Communication will open up the doors to PR and marketing, which is a hot commodity for a consultant, for you will be able to help a client market a product that will be beneficial to them. A Communication degree will also teach you the aspects of organizational communication, which is absolutely essential for a consultant. If the communication in an organization is off, that is when a client will outreach to make sure that their company runs smoothly, and just where the problems lie.

As far as what college you attend, I would say that it does matter. Work really hard in high school, and make sure that you have a choice of top tier schools. I would suggest University of North Carolina – Chapel Hill, Harvard Business, Princeton, and any other Ivy League school. If this is unattainable, do not stress where you go. I went to Longwood University in a small town in Virginia, and they have an excellent business school, and Communication Studies program. I am starting Grad School at Virginia Commonwealth University, where I am taking courses in strategic Public Relations, Organizational Communication, and Global PR. Just make sure that wherever you go for college, make sure you do well enough to graduate with a really good GPA.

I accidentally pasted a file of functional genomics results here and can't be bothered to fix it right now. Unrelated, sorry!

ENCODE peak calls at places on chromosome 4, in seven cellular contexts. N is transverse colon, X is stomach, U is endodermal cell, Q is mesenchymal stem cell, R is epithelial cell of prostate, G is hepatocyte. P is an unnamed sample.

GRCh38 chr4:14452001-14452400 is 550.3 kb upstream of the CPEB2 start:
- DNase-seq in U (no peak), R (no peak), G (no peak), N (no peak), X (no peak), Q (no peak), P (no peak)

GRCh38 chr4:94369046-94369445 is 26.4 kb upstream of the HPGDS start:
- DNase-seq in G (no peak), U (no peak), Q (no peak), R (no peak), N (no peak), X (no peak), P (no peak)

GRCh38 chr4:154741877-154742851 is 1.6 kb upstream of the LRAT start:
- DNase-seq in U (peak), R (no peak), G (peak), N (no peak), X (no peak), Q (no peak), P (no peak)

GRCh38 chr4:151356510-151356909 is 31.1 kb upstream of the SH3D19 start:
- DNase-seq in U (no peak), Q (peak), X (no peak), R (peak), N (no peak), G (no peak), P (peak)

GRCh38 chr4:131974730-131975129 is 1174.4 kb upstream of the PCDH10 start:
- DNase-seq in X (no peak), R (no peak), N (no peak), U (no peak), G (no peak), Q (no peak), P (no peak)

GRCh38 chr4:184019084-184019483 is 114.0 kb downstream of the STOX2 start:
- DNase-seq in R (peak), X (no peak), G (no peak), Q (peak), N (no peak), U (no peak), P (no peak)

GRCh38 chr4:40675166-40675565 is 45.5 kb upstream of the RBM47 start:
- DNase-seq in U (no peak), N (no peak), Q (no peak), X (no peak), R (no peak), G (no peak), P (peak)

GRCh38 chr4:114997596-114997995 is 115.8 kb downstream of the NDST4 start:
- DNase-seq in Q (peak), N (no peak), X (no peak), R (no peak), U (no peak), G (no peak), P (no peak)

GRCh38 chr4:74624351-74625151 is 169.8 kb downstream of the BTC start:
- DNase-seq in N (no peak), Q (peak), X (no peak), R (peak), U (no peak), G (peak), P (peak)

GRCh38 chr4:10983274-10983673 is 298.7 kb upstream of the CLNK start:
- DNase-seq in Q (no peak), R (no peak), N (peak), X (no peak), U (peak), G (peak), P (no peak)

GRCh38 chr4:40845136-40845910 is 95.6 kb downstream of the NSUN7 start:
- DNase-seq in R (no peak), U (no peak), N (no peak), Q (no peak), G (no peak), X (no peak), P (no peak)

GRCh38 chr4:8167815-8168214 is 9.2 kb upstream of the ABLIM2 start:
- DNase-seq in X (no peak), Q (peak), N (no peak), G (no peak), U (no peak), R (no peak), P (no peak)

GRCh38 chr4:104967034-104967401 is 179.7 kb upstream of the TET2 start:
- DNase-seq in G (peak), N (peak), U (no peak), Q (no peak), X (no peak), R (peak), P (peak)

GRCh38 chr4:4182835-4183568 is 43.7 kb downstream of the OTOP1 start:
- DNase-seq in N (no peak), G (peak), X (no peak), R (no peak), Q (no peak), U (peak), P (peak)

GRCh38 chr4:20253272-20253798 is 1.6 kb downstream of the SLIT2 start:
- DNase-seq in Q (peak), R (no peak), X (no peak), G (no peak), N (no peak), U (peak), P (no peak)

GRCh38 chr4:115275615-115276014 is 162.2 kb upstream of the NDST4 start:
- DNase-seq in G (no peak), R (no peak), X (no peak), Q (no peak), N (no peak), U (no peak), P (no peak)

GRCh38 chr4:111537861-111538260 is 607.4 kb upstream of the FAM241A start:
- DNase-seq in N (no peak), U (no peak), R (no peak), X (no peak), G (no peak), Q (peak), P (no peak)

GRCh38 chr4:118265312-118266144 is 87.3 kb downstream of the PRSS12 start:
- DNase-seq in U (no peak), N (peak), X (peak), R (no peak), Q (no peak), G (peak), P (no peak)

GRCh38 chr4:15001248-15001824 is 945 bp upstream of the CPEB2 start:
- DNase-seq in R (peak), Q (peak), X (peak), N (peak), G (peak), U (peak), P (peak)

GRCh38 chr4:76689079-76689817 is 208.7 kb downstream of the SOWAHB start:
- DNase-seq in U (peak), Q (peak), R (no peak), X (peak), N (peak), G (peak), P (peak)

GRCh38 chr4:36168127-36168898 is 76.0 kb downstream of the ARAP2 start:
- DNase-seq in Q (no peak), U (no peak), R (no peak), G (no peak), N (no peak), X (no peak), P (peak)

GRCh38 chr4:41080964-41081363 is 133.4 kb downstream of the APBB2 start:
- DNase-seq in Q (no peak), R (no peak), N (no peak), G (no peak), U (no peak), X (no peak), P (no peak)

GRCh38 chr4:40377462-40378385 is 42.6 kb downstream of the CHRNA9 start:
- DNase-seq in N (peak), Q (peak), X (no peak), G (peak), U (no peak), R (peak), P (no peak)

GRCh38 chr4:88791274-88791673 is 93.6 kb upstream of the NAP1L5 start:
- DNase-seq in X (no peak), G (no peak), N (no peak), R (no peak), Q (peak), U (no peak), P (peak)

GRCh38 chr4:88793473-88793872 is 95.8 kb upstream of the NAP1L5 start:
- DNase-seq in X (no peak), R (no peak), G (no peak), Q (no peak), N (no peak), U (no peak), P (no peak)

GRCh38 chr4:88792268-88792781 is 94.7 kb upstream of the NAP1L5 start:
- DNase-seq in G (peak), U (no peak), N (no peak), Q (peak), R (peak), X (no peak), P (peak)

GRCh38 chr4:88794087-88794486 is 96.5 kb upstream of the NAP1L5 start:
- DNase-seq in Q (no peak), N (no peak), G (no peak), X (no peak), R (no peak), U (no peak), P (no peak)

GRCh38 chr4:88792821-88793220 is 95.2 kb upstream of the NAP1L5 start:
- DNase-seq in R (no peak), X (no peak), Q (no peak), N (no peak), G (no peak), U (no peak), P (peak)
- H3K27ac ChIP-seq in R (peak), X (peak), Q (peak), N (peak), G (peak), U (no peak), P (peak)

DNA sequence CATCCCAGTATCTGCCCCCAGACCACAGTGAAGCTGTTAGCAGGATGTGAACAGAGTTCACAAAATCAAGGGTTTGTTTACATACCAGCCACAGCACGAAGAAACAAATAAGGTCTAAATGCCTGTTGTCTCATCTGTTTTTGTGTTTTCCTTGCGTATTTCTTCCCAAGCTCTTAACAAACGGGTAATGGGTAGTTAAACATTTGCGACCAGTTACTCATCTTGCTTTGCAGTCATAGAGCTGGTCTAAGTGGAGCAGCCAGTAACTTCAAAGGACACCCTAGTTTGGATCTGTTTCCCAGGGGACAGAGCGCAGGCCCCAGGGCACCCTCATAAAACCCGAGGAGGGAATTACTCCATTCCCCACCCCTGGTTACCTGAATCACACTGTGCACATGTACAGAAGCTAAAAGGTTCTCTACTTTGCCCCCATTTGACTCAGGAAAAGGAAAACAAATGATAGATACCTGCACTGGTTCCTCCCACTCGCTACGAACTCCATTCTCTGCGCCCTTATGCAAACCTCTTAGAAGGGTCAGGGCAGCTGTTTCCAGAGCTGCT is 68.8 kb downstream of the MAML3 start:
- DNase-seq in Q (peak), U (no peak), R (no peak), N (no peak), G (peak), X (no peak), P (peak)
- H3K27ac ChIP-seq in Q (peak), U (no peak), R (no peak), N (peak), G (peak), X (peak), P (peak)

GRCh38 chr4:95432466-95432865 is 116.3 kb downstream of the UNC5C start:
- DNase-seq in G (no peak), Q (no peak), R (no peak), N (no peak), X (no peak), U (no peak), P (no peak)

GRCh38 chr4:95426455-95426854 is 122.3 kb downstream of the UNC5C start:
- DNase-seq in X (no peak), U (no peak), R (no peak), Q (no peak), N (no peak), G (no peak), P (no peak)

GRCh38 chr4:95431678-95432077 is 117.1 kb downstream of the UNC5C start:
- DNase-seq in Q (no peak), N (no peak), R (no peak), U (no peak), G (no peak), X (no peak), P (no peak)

I would go to any undergraduate school you choose, do really well there (join organizations that with a business background and maintain at least a 3.7 GPA), then go to the best grad school that you possibly can. This will greatly increase your chances of making your dream a reality.

Also, be aware that this is not something that you will be able to start and get the ball rolling right away. You have to network with everyone. Remember: your friends in high school and your friends in college, well, everyone you meet is a potential client. Keep in tough with those that will help you, and those that may need your service down the road.

You will also need to join a firm in this line of work first to help you build these relationships and networks that will allow you to start your own firm. I would look at McKinsey & Company at

I would also read the following books on the subject:

The McKinsey Way by Ethan Rasiel

The McKinsey Mind by Ethan Rasiel and Paul Friga

The McKinsey Engagement by Paul Friga.

McKinsey is the most popular PR firm in the world. They have ways of solving problems that will greatly help your career. No matter where you go after college, these books and lessons learned will greatly benefit you to realizing your goal.